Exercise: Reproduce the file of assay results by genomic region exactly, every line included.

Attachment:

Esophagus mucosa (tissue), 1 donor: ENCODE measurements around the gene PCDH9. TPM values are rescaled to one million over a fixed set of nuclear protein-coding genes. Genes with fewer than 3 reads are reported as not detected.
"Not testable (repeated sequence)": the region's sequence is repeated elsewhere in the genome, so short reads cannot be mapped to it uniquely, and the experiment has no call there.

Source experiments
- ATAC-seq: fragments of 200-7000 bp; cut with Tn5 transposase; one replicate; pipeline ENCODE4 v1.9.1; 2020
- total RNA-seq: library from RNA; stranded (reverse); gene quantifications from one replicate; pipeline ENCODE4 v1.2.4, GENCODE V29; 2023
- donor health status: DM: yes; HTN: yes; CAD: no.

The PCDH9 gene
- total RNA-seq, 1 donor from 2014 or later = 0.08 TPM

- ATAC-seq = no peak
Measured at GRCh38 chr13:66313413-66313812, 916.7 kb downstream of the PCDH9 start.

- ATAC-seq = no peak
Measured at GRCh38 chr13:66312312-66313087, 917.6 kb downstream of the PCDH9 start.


Esophagus mucosa (tissue), 1 donor: ENCODE measurements around the gene PCDH9. TPM values are rescaled to one million over a fixed set of nuclear protein-coding genes. Genes with fewer than 3 reads are reported as not detected.
"Not testable (repeated sequence)": the region's sequence is repeated elsewhere in the genome, so short reads cannot be mapped to it uniquely, and the experiment has no call there.

Source experiments
- ATAC-seq: fragments of 200-7000 bp; cut with Tn5 transposase; one replicate; pipeline ENCODE4 v1.9.1; 2020
- total RNA-seq: library from RNA; stranded (reverse); gene quantifications from one replicate; pipeline ENCODE4 v1.2.4, GENCODE V29; 2023
- donor health status: DM: yes; HTN: yes; CAD: no.

The PCDH9 gene
- total RNA-seq, 1 donor from 2014 or later = 0.08 TPM

- ATAC-seq = no peak
Measured at GRCh38 chr13:66313413-66313812, 916.7 kb downstream of the PCDH9 start.

- ATAC-seq = no peak
Measured at GRCh38 chr13:66312312-66313087, 917.6 kb downstream of the PCDH9 start.